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"Got Organic?": New Study Finds that Organic Milk is Vastly More Nutritious

Organic_milk Yes, the USDA has been fibbing and it's official: Organic milk is vastly superior to conventional milk. No matter how many times the USDA and the National Dairy Council tell us that there is not a single difference between organic and conventional milk, our taste buds tell a whole different story. Yes, we already knew organic milk tastes much better than conventional, but now we have a scientific explanation for why. Scientists have found that organic milk has such higher levels of nutrients that it’s fairly shocking the dairy industry has been telling us otherwise.

The recent study led by Newcastle University researchers proves that organic farmers who let their cows graze as nature intended are producing far better quality milk. The Nafferton Ecological Farming Group study found that grazing cows on organic farms in the UK produce milk which contains significantly higher beneficial fatty acids, antioxidants and vitamins than their conventional ‘high input’ counterparts. During the summer months, one of the beneficial fats in particular – conjugated linoleic acid, or CLA9 – was found to be an impressive 60% higher in organic milk.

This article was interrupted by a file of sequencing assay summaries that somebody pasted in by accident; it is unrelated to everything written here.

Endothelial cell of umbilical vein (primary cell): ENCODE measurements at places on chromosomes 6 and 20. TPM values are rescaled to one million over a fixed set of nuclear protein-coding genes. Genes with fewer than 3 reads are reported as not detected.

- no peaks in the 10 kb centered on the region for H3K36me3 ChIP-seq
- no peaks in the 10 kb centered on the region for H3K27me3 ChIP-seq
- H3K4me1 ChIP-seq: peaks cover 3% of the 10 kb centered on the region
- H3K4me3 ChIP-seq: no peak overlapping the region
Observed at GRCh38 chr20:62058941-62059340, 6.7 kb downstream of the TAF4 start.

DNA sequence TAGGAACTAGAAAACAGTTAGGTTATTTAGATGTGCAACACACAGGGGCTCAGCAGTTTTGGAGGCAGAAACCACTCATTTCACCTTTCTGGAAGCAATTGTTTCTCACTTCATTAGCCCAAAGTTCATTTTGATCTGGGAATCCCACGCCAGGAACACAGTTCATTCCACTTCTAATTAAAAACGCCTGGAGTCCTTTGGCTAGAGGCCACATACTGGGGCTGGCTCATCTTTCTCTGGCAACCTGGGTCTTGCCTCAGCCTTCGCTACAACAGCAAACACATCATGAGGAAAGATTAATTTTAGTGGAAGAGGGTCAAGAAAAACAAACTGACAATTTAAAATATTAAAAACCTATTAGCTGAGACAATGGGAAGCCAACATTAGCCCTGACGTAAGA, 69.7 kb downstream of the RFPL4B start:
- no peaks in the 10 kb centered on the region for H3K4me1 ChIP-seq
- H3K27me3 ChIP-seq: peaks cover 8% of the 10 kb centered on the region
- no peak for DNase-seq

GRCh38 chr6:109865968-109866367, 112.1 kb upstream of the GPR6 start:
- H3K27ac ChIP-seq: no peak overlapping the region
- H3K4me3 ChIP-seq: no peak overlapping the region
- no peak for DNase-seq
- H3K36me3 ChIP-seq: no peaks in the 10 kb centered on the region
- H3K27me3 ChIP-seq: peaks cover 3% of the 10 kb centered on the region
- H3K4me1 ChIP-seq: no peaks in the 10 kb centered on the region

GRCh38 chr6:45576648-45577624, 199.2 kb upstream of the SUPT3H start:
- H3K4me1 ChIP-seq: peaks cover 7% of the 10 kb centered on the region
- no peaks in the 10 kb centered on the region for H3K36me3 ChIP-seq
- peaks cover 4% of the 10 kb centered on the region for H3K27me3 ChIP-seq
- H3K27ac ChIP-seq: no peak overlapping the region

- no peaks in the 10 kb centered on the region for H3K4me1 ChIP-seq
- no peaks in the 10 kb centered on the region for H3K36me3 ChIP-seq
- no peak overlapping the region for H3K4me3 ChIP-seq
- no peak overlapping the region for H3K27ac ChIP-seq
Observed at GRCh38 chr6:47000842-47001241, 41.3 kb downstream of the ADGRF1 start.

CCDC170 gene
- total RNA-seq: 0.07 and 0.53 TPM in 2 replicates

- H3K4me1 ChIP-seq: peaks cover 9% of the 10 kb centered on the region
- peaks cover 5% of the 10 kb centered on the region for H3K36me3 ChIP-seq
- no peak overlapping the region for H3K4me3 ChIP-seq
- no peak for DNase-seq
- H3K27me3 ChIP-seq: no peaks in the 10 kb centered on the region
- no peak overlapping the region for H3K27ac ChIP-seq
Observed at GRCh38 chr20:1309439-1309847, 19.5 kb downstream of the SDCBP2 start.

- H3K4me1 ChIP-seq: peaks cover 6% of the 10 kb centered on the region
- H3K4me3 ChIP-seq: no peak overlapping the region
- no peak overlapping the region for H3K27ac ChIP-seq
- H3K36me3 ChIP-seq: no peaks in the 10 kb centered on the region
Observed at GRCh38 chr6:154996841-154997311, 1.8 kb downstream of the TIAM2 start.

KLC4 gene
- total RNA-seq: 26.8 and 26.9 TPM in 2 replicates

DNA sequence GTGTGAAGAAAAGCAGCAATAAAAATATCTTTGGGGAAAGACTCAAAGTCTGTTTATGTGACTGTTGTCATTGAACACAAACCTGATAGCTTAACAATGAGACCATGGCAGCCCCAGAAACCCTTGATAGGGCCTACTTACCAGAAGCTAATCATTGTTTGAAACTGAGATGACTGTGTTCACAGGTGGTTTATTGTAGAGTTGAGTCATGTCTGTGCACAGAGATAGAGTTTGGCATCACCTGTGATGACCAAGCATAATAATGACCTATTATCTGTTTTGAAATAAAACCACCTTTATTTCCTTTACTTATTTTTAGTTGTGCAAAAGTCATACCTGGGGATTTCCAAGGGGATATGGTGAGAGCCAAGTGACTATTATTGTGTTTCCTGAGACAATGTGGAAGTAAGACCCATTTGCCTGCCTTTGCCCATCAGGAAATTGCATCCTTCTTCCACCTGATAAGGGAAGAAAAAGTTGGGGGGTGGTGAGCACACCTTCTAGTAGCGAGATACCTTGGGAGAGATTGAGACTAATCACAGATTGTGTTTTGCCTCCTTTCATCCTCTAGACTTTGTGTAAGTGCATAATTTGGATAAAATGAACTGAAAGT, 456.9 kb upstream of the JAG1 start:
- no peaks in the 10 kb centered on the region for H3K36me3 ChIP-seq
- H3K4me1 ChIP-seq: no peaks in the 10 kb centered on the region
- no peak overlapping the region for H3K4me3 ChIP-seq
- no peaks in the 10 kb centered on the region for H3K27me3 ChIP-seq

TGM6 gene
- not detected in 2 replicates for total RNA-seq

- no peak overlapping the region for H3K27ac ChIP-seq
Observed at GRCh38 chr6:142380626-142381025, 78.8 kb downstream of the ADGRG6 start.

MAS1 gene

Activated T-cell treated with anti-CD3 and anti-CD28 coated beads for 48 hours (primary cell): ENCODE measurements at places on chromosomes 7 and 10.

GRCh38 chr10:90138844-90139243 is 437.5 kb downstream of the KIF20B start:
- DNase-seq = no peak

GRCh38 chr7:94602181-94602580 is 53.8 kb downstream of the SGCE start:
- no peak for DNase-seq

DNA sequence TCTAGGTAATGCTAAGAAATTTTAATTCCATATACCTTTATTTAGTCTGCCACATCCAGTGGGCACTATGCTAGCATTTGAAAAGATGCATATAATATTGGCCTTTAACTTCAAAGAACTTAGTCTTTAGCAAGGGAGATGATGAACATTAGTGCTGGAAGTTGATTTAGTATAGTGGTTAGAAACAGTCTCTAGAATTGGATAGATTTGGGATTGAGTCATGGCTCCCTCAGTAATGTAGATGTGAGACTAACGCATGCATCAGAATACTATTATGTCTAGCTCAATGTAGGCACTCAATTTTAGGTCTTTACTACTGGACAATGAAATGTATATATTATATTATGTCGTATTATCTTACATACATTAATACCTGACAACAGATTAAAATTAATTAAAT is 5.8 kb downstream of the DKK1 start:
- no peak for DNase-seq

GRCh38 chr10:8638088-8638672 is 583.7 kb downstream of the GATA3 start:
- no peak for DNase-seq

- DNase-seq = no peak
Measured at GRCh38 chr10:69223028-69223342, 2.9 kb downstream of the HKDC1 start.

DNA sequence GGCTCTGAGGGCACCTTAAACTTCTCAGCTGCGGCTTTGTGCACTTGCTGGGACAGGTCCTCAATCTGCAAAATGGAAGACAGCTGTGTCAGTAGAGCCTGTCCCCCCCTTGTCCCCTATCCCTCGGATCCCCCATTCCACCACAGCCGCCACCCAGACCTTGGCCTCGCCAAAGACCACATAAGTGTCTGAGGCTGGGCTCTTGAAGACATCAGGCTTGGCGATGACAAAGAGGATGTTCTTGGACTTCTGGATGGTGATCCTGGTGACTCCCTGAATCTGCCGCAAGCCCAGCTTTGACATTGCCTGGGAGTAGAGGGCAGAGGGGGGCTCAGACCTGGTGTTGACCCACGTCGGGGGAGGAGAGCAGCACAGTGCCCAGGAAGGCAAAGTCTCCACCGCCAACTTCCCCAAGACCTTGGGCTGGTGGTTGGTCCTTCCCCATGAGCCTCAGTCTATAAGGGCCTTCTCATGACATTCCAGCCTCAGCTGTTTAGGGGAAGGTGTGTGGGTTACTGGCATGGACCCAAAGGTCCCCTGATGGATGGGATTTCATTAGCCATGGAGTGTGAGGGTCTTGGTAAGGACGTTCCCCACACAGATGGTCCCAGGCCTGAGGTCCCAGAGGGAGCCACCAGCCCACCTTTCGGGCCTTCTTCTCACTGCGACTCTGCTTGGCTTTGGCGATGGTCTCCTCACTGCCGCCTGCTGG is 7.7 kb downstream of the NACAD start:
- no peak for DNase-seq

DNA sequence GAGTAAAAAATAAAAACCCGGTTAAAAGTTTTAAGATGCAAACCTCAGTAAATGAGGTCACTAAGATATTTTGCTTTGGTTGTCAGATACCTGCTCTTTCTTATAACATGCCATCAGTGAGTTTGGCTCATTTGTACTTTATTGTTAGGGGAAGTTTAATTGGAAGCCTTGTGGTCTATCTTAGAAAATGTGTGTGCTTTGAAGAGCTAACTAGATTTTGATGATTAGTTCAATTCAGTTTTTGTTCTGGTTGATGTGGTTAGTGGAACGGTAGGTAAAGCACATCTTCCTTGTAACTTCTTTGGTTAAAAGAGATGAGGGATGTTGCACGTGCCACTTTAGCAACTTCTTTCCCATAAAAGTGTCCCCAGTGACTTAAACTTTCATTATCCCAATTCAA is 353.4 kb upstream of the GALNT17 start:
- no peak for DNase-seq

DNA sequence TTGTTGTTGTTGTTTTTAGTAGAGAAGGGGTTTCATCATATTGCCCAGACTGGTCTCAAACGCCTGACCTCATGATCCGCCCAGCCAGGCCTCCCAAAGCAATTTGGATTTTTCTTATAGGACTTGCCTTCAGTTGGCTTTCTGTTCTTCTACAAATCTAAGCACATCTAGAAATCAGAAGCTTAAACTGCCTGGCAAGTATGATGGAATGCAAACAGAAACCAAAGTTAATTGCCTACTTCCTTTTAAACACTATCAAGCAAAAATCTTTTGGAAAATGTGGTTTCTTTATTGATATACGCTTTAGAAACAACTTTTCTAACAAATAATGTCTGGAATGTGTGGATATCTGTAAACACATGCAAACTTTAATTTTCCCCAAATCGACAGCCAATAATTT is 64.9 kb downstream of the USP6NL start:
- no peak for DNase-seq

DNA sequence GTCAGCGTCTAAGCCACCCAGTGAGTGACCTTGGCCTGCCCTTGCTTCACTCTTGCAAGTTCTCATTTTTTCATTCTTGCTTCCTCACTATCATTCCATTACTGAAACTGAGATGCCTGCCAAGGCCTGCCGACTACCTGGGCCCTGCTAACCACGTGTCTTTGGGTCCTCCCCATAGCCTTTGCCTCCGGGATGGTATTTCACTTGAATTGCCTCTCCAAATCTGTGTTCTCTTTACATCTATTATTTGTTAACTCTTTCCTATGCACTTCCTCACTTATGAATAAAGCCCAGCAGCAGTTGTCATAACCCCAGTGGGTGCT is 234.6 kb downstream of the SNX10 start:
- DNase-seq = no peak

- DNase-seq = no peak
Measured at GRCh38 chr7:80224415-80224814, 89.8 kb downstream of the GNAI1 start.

In the US, the National Dairy Council falsely tells consumers that, “There is no difference between organic and regular milk. Both contain the same unique package of nutrients that makes dairy products an important part of a healthy diet.” (Emphasis added)

Sure there’s no difference—just like there is no difference between Ferrari’s Enzo and a Geo Metro. Just like there is no difference between the colors of red and blue (I mean, they’re both colors, right?) Just like there is no difference between a Chihuahua and a Pit Bull, just like there is no...Okay, I’ll stop now. My point is, that there is a difference, and it’s a significant one!

‘We have known for some time that what cows are fed has a big influence on milk quality,’ explained Gillian Butler, livestock project manager for the Nafferton Ecological Farming Group at Newcastle University, who led the study. ‘What is different about this research is it clearly shows that on organic farms, letting cows graze naturally, using forage-based diet, is the most important reason for the differences in the composition between organic and conventional milk.